If you have already purchased or would like to purchase an NFT artwork, you have probably wondered where this artwork is stored. To explain this, we need to go back to NFT Art’s structure briefly. An NFT artwork consists of the digital artwork itself and the token. In the article “What is NFT Art”, you will find a detailed explanation.
There are three different ways to store the artwork and the token. Let’s find out more about them:
1. The token is stored on a blockchain, and the artwork is stored on a server (centralized storage).
With this option, the token is stored on a blockchain (usually Ethereum blockchain) and the Art is stored on a central server. This means that the token on the blockchain only links to the piece of art. The risk is that if the server hosting the image shuts down, the NFT is worthless. There would be a token linking to a non-existing file. Overall, the risk with this option is relatively high.
Example: Crypto Kitties
2. The token is stored on a blockchain, and the artwork is stored on another blockchain or decentralized storage.
The second option is that the token is stored on the blockchain, and the artwork is stored on another blockchain or decentralized solution (e.g. IPFS or Arweave). These solutions are less risky than the centralized solution.
In our interview with IPFS expert Molly Mackinlay, she explained exactly why: “By being more decentralized, IPFS removes single points of failure from taking out a website or file hosted at a static location address. IPFS is built around the concept that any peer who has the data you want can send it to you, and you can validate it securely via its hash. That means if the original hoster experiences an outage and can’t serve you the file, anyone else on the network who has already fetched it could send it to you instead – helping mitigate DDOS attacks, censorship, and centralized manipulation of content.”
3. The artwork, as well as the token, are both stored on the identical blockchain.
In the last variant, token and artwork are stored on an identical blockchain. This is certainly the most secure variant. Even if the website you bought the artwork from (e.g. Opensea) is no longer there, you can still access the artwork via the blockchain.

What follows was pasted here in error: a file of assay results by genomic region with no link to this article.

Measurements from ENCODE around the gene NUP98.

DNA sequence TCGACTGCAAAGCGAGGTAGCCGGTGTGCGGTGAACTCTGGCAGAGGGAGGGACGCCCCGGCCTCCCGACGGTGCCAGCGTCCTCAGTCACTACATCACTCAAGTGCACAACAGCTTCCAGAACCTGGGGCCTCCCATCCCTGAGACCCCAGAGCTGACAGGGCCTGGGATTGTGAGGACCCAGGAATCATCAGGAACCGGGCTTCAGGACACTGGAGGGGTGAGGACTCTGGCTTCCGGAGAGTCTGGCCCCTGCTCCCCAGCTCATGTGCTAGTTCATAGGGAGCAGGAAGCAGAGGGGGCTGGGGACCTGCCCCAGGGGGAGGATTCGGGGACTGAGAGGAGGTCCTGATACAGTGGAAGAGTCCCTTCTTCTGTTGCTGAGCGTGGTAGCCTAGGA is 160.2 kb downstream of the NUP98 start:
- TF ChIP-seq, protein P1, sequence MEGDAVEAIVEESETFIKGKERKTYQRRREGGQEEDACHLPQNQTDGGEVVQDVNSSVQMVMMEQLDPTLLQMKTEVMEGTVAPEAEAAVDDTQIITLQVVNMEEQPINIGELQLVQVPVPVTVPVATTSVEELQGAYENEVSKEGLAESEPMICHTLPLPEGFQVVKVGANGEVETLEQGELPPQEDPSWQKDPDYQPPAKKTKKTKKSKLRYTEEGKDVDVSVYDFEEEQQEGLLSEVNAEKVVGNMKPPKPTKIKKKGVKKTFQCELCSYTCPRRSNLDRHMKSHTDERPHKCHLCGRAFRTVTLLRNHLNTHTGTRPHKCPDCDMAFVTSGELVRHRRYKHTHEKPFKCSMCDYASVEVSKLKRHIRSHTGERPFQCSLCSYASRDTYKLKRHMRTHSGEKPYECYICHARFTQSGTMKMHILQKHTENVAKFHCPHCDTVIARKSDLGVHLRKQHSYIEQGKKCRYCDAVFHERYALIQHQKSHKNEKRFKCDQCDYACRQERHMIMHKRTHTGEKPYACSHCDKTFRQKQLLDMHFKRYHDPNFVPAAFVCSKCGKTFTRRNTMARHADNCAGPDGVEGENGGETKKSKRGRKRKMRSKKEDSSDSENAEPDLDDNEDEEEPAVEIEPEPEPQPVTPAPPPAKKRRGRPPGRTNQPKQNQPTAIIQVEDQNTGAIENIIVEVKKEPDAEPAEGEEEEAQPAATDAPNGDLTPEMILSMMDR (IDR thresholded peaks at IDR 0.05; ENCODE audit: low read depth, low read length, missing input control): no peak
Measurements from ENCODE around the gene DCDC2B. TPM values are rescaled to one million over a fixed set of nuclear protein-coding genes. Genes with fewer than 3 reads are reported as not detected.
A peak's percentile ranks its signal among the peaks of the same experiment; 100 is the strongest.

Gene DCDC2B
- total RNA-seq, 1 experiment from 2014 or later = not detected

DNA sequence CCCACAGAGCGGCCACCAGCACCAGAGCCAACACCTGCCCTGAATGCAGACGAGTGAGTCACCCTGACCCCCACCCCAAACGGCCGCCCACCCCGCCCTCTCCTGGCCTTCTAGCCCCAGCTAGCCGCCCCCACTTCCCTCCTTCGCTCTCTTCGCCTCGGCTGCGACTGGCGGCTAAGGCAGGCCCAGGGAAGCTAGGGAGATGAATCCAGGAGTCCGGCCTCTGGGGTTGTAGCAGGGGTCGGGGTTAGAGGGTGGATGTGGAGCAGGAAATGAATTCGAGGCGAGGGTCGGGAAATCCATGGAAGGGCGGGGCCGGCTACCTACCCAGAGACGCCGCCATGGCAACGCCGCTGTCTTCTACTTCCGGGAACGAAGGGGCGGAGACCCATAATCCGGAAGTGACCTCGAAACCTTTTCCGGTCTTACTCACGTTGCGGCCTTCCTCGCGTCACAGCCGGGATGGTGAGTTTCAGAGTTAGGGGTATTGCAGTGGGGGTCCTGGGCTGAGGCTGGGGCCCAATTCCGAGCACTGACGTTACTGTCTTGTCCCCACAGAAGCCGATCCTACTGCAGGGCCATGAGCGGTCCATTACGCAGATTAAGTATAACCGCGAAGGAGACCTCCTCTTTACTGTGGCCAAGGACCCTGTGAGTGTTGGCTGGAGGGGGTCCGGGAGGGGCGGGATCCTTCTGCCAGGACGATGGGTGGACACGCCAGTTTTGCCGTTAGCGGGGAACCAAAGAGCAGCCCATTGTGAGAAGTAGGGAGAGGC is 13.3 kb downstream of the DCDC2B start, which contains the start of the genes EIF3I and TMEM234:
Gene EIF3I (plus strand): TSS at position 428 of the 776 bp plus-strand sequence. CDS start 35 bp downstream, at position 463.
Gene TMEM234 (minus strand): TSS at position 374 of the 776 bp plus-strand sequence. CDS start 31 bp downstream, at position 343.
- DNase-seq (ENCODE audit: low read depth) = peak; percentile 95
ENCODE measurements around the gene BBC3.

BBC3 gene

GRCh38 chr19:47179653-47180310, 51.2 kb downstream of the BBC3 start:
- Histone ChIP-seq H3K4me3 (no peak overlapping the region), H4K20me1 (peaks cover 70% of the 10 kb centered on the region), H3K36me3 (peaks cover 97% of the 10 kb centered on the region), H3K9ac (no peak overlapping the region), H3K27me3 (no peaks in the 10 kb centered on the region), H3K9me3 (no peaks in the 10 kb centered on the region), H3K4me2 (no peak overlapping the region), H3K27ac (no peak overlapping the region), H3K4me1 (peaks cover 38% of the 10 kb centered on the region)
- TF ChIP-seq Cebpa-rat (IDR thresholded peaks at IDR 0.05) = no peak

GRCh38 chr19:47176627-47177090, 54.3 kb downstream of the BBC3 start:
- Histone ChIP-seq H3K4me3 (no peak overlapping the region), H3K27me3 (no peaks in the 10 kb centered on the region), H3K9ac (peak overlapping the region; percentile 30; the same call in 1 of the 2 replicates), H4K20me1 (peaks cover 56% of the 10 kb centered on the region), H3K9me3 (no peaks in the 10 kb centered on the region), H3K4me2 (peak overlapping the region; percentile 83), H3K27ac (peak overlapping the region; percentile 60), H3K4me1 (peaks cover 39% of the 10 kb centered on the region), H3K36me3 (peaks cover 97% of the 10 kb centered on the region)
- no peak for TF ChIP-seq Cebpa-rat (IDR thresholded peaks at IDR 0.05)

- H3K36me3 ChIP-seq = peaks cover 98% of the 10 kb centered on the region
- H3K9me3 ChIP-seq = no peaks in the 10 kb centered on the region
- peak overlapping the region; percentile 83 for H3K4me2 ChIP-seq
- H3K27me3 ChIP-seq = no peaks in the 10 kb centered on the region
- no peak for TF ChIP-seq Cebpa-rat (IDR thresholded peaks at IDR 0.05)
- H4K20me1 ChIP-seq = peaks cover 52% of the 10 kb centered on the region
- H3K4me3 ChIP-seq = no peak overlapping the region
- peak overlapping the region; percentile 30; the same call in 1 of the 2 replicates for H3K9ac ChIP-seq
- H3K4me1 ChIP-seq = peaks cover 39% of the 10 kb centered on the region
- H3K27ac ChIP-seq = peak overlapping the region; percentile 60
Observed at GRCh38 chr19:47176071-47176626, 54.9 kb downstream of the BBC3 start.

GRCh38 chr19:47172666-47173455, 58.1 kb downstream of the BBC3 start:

We asked Molly why not every artwork is hosted on the blockchain: “Blockchains are amazing tools for distributed consensus, but really bad tools for scalable data storage. In order to validate all the on-chain actions, every single participant in the blockchain has to sync, verify, and hold on to ALL data that is stored on-chain. That makes it a pretty terrible storage medium for large images, movies, songs, and more — it would just require too much space (and too much gas!) to embed all that data in Ethereum. That’s why most dapp developers use IPFS to permanently address data they want to reference in a smart contract, but store off-chain in decentralized storage networks like Filecoin — it scales much better for the whole community. Check out nft.storage for a really easy tool for storing off-chain NFTs!”
In conclusion, it is certainly important to know that there are the three options described above. Check the location when buying an NFT artwork and decide for yourself which option would work for you. For example, for Ethereum minted NFTs there is a tool that makes it easy to check the location: https://checkmynft.com/.
Furthermore, it is crucial to outline that the NFT Art world is so fast-moving. By the time this article is written, people are already developing new options.
- Interview with IPFS Expert Molly Mackinlay